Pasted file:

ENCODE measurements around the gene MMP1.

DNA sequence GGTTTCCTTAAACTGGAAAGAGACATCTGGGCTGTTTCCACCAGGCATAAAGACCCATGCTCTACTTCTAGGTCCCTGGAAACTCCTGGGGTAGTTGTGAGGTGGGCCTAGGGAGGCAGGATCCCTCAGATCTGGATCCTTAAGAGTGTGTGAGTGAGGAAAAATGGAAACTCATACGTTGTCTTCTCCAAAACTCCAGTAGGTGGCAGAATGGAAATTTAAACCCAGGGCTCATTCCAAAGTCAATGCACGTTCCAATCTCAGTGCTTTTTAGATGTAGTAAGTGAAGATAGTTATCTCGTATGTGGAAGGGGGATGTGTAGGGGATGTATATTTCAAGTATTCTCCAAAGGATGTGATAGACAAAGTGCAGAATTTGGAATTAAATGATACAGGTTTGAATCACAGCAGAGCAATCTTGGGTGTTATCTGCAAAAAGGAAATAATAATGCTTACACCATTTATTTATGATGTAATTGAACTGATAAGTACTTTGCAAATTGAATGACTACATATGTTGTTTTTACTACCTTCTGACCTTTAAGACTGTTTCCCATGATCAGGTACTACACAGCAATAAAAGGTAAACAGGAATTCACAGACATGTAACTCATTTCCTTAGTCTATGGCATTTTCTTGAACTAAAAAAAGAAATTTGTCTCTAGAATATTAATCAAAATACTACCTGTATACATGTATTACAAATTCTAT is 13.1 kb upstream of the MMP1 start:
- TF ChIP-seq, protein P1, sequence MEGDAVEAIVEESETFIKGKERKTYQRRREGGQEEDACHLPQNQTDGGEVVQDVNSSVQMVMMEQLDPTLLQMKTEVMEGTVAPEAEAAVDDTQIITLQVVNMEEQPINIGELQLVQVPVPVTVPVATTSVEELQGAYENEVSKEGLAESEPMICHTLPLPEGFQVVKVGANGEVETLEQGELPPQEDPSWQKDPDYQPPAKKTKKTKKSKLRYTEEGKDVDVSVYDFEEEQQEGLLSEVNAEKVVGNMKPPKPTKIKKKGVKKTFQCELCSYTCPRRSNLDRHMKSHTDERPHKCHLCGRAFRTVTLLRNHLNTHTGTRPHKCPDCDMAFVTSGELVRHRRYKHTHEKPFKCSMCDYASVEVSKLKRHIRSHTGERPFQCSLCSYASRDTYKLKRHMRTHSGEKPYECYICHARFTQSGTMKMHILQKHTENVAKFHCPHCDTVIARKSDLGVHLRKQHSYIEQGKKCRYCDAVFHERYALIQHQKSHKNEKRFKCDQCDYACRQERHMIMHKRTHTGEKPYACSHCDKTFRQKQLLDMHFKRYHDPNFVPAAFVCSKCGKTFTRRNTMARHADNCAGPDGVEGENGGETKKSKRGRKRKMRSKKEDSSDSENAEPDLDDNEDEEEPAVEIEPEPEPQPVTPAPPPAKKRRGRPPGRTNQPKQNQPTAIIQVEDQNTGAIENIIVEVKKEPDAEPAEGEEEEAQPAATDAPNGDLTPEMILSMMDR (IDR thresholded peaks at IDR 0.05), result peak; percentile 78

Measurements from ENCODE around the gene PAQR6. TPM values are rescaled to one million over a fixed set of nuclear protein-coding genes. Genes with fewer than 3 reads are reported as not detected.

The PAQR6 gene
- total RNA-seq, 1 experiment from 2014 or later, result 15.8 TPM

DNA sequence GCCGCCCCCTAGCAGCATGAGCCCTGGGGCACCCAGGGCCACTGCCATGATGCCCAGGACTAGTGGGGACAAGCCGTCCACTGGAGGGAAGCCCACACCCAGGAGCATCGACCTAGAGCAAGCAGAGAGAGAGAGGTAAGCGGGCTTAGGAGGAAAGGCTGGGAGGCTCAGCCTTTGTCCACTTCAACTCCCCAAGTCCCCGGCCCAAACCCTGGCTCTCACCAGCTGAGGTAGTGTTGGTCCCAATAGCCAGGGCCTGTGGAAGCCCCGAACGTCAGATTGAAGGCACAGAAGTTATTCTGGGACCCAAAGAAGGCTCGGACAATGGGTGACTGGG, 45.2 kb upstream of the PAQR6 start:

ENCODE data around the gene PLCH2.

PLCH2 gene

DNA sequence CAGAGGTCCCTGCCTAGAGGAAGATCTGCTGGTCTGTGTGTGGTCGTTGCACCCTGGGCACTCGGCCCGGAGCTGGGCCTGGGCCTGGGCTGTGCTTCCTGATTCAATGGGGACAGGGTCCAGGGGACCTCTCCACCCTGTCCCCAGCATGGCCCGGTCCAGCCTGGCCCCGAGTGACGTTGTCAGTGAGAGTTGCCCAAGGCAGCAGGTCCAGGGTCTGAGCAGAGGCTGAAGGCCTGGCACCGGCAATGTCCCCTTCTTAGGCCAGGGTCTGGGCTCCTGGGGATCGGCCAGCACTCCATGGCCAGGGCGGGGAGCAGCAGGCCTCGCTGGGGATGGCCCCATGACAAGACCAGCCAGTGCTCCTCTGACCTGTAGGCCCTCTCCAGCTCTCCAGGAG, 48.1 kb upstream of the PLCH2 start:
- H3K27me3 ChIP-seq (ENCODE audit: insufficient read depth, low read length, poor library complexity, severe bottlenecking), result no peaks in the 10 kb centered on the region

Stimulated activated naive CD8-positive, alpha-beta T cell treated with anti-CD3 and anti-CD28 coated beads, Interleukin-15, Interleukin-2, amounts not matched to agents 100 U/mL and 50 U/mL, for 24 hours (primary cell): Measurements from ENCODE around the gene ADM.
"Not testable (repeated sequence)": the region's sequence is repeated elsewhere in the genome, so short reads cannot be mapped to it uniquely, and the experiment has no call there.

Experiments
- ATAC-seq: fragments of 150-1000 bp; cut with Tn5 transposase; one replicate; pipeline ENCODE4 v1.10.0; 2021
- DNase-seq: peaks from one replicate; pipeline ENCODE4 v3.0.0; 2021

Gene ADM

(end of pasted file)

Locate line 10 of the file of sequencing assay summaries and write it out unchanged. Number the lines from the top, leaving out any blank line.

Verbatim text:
DNA sequence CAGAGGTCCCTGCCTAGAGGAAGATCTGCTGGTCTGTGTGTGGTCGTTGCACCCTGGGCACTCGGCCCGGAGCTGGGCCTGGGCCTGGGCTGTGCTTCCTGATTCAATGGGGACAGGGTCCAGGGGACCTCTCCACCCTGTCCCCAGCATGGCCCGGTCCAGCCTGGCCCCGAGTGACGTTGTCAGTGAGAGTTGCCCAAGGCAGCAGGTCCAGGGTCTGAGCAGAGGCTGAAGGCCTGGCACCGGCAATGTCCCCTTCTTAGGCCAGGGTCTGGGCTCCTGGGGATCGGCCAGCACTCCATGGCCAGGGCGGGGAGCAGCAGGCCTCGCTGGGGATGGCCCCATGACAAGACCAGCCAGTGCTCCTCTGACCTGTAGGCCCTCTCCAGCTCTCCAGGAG, 48.1 kb upstream of the PLCH2 start: